As a sculptor I have never done any work below the 1/100 (15mm) scale, and then it has only really been half a dozen sample figures. As a collector of minis, I do have a small but growing collection of 1/300 sci-fi vehicles (for a planned Future War Commander campaign), but no actual figures. Otherwise it has always been 15mm or 28mm for me…

So, with that in mind it is worth pointing out that when approaching the smaller scales you do have to take certain things into account. Clearly, as they are so small, some companies find that certain liberties have to be taken with anatomical proportion so as to both make the figures cast-able and also give them some character! Even at 28mm it has often been necessary for companies to thicken up ankles a little to strengthen the miniatures and stop them snapping off from the stands, so at 6mm (1/300) I can understand that some compromises are necessary.

Anyone who has read my blog for a while will soon realise that I tend to lean towards figures being sculpted within accepted anatomical scale limits, rather than the oversized heads, hand and feet that have proliferated across many ranges for a long time. This is probably where my original comment sprang from.

What follows are a selection of photos I have taken of the sample miniatures that Adler sent through to me. When photographing such small scale miniatures it is easy to forget just how small they are and blow the images up to huge proportions and then compare them with larger scale miniatures. To avoid this as much as possible I have not posted the photos at their original size, as they really give a false impression of the figures. They are still well enlarged, but certainly no to the level that the original photos were.

First off we have the 10mm scale ancients. These are Ancient British or Celtic figures.

Adler 10mm 1Adler 10mm 2Adler 10mm 3Adler 10mm 4Adler 10mm 5

It was a photo of some of these 10mm miniatures that I originally commented on in the forums. I still hold that the figures heads are approximately 25% of their height (espesially in the minis in the second photo), however, when you consider that they are only 10mm high they do have plenty of character and I tend to think that with a descent paint job they would come out rather nicely.

Moving on we have a selection of 6mm Napoleonic figures.

Adler Naps 1Adler Naps 2Adler Naps 3Adler Naps 4Adler Naps 5Adler Naps 6Adler Naps 7

I must say at this point that I know virtually nothing about the Napoleonic period. I’ve watched Sharpe and the movie of Waterloo, but that is it…

Still, I think these figures are quite attractive. They still have fairly large heads, and as far as realism goes I suppose they probably bare more relation to young boys in soldier suits than men, but for 6mm figures they have plenty of character and I am sure they will paint up a treat!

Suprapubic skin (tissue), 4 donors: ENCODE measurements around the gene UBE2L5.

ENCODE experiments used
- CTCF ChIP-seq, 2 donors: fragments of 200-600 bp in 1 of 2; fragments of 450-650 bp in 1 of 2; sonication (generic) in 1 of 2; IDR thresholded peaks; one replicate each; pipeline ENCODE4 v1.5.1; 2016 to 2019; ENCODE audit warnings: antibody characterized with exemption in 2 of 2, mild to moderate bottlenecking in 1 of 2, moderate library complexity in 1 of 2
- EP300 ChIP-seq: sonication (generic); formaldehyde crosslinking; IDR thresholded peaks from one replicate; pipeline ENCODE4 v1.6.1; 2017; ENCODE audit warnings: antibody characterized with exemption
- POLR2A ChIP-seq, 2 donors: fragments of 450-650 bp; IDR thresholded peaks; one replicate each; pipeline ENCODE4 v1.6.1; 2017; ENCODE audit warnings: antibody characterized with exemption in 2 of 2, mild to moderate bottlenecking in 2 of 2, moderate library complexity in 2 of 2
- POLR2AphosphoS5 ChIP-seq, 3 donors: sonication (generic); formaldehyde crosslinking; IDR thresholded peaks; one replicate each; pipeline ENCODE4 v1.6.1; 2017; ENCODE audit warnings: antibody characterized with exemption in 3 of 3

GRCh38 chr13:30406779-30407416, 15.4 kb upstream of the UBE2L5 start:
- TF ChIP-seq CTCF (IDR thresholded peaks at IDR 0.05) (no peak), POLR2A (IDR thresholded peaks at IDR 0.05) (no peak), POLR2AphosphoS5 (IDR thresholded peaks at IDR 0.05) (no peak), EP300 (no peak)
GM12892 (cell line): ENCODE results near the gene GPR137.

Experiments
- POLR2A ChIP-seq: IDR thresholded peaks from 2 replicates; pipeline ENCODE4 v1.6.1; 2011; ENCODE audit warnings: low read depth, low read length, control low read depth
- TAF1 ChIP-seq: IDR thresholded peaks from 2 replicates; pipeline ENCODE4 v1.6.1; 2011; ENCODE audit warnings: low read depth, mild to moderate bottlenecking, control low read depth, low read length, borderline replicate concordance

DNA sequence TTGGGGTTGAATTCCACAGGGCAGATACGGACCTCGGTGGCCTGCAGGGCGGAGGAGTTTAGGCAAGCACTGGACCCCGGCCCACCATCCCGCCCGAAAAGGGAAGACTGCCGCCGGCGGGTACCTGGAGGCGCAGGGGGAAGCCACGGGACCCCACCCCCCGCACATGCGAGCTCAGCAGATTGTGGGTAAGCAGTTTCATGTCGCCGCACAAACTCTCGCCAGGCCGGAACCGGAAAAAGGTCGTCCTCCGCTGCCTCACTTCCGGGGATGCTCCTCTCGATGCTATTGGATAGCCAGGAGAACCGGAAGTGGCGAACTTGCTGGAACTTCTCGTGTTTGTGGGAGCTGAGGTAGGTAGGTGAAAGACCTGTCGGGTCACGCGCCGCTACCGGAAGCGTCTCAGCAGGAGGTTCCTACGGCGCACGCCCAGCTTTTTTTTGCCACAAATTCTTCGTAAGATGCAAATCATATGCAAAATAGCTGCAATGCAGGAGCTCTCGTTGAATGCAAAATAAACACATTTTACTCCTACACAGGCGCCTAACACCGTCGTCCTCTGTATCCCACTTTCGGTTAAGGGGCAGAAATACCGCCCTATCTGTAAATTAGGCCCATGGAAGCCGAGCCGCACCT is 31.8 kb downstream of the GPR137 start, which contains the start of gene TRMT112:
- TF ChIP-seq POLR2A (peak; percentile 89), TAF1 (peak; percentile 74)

I know a little more about World War 2, and so it was with interest that I had a look at these samples. A mix of German infantry, British Infantry and British Paratroopers.

Adler ww2 1Adler ww2 2Adler ww2 3Adler ww2 4Adler ww2 5Adler ww2 6Adler ww2 7Adler ww2 8

Some of the running poses leave a little to be desired on these, but generally they are well sculpted characterful figures. It is more difficult the show the differences between the figures in the more modern eras as the uniforms and equipment all start to look quite similar, especially at the 6mm – 1/300 scale. So it is nice to find that these figures are easily identifiable (mainly due to their helmets).

Finally, I have some photos of  Adler Miniatures 6mm Sci-Fi range. Now as I said I already have a selection of 6mm sci-fi vehicles (GZG, Scotia Micro Models, and some others), but I don’t have any infantry. So I was really interested to see these.

Adler SF 1Adler SF 2Adler SF 3Adler SF 4Adler SF 5Adler SF 6

Firstly the turreted armoured car/tank, a nice neat model that will fit in well with near future games. I prefer my sci-fi vehicles a little more far future – grav tanks, exotic weaponry etc. but that is just personal preference. This is certainly a well put together model and I will be painting it up to add to my own forces.

On to the figures. Yes the heads are little big, especially the ones with full helmets. But again they have plenty of character. I think that once painted and making up a full force these will work really well.

When I get around to finishing off my 6mm sci-fi army I will almost certainly be picking up some more of these.

Just a quick note about photographing small scale miniatures like those on this page. It is particularly difficult to get a good result when taking pictures of figures this small. I have had 30 years plus experience of photographing minis and I still find it difficult to get satisfactory results. With the photos on this page I have tried to reduce any perspective effects and keep the focus on the whole of the figure rather than just on one part (particularly difficult when using a macro lens focused this closely).

I have also done some post-processing on these photos to enhance the contrast and emphasize the details.

Also, please note that I have not cleaned up these miniatures in anyway, which is why there are a few bits of white-metal still attached from the casting process. These will come off very easily when I get around to tidying them up for painting.